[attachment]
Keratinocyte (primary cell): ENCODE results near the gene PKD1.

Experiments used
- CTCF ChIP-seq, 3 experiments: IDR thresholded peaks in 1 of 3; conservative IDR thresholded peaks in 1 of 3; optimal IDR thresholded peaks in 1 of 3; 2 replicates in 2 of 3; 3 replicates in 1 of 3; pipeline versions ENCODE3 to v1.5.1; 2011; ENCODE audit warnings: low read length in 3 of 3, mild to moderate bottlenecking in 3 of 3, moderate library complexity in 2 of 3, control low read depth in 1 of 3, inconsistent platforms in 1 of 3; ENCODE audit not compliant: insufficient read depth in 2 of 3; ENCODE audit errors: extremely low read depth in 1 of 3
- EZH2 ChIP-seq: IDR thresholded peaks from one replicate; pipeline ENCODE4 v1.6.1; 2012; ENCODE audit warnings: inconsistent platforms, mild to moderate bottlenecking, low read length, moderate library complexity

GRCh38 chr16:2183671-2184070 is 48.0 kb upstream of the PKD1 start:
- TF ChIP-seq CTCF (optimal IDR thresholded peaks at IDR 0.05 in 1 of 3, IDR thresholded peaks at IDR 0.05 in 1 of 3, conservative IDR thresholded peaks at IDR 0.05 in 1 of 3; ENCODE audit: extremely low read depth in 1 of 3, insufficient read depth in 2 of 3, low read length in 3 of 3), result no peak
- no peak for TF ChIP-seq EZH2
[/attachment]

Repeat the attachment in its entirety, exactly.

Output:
Keratinocyte (primary cell): ENCODE results near the gene PKD1.

Experiments used
- CTCF ChIP-seq, 3 experiments: IDR thresholded peaks in 1 of 3; conservative IDR thresholded peaks in 1 of 3; optimal IDR thresholded peaks in 1 of 3; 2 replicates in 2 of 3; 3 replicates in 1 of 3; pipeline versions ENCODE3 to v1.5.1; 2011; ENCODE audit warnings: low read length in 3 of 3, mild to moderate bottlenecking in 3 of 3, moderate library complexity in 2 of 3, control low read depth in 1 of 3, inconsistent platforms in 1 of 3; ENCODE audit not compliant: insufficient read depth in 2 of 3; ENCODE audit errors: extremely low read depth in 1 of 3
- EZH2 ChIP-seq: IDR thresholded peaks from one replicate; pipeline ENCODE4 v1.6.1; 2012; ENCODE audit warnings: inconsistent platforms, mild to moderate bottlenecking, low read length, moderate library complexity

GRCh38 chr16:2183671-2184070 is 48.0 kb upstream of the PKD1 start:
- TF ChIP-seq CTCF (optimal IDR thresholded peaks at IDR 0.05 in 1 of 3, IDR thresholded peaks at IDR 0.05 in 1 of 3, conservative IDR thresholded peaks at IDR 0.05 in 1 of 3; ENCODE audit: extremely low read depth in 1 of 3, insufficient read depth in 2 of 3, low read length in 3 of 3), result no peak
- no peak for TF ChIP-seq EZH2